“Our analysis and customer feedback shows Sunny D is in long-term decline, with half the number of consumers buying it than was the case two years ago,” said a spokesman.
“Four years ago it was huge, but people want healthier alternatives - they don’t perceive Sunny D that way.”
Tesco is still listing Sunny D.
Rob Spencer, marketing director for Gerber Foods Soft Drinks, which bought the UK distribution rights for Sunny D in February 2005, said Asda’s decision was “very strange”.
“We believe Asda has the right customer profile and want to develop the business,” he added. “In Asda, two thirds of our sales come from no added sugar versions, which account for nine of the 15 SKUs and are up by 1% year-on-year. The key kids’ lines - the 200ml single-serve packs - are up 40%.”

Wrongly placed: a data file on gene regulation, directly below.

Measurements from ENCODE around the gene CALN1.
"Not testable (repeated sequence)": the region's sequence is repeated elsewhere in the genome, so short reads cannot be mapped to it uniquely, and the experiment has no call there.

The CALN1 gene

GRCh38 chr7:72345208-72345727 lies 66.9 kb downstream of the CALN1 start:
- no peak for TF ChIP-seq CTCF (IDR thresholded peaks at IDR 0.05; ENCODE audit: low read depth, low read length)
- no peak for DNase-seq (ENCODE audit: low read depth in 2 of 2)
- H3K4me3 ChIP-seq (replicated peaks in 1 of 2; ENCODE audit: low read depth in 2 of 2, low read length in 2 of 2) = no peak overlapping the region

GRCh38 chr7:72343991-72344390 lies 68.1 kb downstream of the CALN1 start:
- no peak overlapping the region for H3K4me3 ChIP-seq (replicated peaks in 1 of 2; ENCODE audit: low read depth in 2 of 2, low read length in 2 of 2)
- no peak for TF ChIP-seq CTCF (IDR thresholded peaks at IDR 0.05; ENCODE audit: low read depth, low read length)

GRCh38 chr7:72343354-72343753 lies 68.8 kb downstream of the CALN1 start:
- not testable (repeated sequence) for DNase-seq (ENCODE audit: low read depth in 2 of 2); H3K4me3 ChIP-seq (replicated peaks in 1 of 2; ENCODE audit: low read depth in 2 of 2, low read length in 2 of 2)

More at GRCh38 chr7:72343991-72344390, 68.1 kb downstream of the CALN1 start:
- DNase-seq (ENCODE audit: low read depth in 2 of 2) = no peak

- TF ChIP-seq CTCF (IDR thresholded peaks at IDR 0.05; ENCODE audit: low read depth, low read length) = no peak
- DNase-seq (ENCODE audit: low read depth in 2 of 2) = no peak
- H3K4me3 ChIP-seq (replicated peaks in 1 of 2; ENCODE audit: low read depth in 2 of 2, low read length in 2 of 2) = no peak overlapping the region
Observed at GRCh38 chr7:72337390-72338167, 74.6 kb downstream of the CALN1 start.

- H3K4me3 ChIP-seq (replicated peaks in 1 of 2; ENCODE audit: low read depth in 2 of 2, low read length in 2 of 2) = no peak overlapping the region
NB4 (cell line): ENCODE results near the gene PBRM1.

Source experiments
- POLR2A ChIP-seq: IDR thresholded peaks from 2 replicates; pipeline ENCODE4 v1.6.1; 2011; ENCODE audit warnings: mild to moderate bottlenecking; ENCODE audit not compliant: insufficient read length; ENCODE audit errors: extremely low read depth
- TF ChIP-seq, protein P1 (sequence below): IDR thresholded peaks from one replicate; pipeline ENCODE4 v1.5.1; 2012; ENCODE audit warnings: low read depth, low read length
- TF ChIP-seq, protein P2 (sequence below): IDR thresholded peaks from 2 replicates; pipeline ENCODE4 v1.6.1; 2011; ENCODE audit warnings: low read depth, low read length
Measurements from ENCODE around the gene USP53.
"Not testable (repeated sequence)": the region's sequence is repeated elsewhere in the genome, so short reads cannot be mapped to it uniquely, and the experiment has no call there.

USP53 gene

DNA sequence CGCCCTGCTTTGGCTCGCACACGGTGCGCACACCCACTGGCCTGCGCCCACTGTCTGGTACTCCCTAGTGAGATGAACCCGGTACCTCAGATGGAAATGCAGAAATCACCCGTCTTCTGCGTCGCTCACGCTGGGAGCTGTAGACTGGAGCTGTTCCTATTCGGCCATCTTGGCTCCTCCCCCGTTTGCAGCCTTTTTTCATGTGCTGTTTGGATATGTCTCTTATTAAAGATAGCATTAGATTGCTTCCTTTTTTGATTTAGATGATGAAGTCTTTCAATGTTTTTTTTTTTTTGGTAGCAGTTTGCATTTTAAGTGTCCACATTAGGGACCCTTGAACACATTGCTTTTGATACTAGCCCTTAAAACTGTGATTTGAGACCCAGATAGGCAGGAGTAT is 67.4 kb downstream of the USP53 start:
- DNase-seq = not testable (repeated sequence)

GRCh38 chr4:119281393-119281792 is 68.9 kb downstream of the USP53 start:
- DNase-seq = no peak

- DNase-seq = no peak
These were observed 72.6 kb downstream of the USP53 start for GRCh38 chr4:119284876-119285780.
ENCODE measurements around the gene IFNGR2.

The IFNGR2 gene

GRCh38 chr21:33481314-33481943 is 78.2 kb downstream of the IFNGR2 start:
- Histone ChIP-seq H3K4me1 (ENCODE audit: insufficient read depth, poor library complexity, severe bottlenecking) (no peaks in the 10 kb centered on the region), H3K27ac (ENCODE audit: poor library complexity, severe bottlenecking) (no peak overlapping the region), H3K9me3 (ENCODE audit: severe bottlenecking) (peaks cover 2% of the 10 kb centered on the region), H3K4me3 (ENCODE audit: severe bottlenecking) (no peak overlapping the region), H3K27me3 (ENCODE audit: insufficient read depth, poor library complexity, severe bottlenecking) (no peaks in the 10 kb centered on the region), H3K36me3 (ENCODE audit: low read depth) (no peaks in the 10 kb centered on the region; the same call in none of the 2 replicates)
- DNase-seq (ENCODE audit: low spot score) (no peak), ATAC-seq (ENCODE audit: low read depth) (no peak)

Launched in 1998, Sunny D was one of the fastest-growing new products of the decade until negative media coverage alienated many consumers.
Spencer said: “We inherited a massive negative PR heritage Even if you look only at the original variants, they have 25% less sugar than rival products and a higher fruit juice content, but whenever there’s a concern about health and soft drinks, we’re in the firing line.”
He said the company was reviewing its Sunny D strategy. It has set up a parents’ advisory group and plans new products.